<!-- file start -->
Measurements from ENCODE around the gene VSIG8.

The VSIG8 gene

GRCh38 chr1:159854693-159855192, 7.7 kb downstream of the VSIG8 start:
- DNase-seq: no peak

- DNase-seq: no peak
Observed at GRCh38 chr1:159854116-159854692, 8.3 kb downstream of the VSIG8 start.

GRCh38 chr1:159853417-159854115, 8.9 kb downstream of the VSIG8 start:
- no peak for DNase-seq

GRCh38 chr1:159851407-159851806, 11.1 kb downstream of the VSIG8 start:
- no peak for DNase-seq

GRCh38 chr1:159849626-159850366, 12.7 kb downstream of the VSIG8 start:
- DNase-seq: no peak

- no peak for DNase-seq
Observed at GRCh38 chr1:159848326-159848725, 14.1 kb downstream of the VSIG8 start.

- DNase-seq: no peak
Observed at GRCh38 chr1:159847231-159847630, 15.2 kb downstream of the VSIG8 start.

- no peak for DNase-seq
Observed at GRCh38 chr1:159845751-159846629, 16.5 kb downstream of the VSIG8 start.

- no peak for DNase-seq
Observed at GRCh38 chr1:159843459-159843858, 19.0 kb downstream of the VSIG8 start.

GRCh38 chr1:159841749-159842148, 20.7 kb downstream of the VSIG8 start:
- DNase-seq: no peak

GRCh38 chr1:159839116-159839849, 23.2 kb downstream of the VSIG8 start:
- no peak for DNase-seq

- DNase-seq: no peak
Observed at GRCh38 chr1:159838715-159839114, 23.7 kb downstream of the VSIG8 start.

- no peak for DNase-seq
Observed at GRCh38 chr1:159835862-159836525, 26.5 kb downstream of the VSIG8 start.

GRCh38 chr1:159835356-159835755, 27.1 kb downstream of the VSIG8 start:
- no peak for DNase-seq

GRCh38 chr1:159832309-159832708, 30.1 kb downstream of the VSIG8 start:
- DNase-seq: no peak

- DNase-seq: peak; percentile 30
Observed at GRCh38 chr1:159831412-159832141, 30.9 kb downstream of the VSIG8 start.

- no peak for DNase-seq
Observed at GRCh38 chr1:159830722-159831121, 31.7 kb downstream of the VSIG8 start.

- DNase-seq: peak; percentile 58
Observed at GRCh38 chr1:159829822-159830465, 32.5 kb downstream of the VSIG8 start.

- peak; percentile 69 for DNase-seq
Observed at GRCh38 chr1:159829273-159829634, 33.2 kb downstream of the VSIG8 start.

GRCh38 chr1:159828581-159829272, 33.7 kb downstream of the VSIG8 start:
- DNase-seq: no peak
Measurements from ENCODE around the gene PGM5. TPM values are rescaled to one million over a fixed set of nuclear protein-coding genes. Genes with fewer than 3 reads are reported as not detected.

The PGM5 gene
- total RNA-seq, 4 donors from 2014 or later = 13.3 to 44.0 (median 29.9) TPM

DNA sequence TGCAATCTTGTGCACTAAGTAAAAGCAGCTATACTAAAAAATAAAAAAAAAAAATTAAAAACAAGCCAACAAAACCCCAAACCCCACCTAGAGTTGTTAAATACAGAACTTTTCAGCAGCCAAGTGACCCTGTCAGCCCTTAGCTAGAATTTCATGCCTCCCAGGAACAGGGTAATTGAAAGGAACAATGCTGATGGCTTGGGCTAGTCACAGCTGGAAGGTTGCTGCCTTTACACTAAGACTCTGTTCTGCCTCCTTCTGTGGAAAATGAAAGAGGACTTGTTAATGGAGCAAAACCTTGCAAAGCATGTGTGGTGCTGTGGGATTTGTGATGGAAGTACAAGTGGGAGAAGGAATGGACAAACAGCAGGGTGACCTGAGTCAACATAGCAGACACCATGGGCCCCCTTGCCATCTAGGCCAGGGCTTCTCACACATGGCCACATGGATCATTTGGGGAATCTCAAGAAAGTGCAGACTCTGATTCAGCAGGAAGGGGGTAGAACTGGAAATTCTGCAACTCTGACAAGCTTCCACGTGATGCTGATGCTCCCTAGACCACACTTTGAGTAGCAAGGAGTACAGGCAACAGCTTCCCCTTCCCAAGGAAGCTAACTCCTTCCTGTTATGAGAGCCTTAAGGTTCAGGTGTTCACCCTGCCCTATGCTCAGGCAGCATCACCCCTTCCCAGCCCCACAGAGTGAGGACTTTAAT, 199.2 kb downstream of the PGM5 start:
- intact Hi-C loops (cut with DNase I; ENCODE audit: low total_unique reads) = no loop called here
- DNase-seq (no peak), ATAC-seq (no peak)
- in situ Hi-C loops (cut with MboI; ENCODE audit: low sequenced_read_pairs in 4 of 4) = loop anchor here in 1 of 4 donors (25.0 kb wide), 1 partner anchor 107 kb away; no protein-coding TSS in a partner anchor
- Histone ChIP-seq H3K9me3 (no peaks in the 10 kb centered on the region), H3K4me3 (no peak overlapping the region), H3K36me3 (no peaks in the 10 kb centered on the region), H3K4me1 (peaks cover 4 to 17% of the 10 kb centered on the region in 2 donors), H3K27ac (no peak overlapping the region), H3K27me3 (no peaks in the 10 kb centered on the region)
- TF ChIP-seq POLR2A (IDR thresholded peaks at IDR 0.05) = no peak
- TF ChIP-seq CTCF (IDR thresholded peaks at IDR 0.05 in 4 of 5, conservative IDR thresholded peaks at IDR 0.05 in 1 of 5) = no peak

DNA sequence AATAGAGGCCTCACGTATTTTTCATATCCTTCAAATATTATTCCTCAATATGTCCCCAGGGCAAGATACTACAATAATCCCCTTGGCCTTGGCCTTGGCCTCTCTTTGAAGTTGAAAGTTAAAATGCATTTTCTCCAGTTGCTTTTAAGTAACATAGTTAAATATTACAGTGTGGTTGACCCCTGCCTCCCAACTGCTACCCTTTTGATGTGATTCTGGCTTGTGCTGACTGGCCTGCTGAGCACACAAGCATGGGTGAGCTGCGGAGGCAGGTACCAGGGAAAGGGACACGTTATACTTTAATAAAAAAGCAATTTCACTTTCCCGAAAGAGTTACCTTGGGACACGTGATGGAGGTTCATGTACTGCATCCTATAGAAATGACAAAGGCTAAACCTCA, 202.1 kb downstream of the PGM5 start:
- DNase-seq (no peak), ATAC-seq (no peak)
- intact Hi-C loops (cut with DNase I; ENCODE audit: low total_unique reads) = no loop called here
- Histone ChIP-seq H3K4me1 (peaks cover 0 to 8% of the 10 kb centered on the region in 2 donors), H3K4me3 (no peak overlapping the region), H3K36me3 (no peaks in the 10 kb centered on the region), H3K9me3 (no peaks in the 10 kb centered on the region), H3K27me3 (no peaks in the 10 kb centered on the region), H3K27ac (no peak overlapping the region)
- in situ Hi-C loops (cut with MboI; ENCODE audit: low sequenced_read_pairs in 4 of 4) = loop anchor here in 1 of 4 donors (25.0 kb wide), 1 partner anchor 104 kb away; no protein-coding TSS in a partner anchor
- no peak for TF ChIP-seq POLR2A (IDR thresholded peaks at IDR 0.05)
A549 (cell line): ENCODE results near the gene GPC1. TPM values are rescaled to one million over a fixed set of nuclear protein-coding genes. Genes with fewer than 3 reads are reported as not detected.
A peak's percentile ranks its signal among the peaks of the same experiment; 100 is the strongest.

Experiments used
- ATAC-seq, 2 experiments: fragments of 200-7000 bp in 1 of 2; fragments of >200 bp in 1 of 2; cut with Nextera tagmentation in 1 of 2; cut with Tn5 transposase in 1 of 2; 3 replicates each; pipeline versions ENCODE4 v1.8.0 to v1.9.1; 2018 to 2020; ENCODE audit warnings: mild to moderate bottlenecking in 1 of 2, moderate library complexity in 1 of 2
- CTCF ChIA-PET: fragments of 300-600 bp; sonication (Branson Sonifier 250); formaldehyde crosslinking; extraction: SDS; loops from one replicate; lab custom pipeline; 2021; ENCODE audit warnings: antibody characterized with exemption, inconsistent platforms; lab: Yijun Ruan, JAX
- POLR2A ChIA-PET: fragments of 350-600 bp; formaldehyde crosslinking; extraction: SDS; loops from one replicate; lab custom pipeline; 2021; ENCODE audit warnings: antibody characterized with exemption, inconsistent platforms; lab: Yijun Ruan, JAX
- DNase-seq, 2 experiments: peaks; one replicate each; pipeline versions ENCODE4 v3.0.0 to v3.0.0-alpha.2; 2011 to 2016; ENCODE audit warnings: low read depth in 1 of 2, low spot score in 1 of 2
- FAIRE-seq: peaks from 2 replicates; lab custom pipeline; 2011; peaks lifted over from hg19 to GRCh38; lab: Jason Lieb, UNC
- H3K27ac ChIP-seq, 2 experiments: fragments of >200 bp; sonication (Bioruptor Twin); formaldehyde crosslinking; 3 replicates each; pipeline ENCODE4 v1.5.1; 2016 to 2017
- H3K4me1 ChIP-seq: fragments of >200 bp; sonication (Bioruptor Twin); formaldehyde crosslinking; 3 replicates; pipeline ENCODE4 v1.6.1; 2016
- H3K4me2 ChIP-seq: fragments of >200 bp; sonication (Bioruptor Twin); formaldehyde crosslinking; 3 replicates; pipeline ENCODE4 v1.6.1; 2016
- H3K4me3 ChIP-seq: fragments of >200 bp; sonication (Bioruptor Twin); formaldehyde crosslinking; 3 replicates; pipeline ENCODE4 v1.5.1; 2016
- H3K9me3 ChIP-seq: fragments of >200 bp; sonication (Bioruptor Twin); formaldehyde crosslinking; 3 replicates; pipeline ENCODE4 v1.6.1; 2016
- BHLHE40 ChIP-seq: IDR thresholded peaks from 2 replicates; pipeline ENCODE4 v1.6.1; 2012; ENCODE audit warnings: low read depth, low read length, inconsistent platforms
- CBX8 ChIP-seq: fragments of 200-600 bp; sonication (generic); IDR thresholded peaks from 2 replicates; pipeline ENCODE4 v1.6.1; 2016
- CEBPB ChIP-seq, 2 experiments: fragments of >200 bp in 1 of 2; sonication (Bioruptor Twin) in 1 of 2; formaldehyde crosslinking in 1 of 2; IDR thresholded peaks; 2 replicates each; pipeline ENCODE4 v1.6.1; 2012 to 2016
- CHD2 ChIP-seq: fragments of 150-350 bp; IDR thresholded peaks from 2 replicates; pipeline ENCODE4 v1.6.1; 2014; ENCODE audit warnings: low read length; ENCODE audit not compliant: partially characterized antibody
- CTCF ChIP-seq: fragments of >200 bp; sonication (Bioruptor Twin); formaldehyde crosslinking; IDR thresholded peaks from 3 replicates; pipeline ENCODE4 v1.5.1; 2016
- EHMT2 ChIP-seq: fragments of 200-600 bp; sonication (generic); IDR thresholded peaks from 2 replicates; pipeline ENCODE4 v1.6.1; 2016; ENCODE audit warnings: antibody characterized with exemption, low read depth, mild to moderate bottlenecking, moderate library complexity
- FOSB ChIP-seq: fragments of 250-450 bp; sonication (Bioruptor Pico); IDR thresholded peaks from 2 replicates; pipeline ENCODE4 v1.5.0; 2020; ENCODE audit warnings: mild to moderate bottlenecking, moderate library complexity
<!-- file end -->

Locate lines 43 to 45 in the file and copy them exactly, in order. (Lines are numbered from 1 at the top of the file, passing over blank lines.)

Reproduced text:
Measurements from ENCODE around the gene PGM5. TPM values are rescaled to one million over a fixed set of nuclear protein-coding genes. Genes with fewer than 3 reads are reported as not detected.

The PGM5 gene
- total RNA-seq, 4 donors from 2014 or later = 13.3 to 44.0 (median 29.9) TPM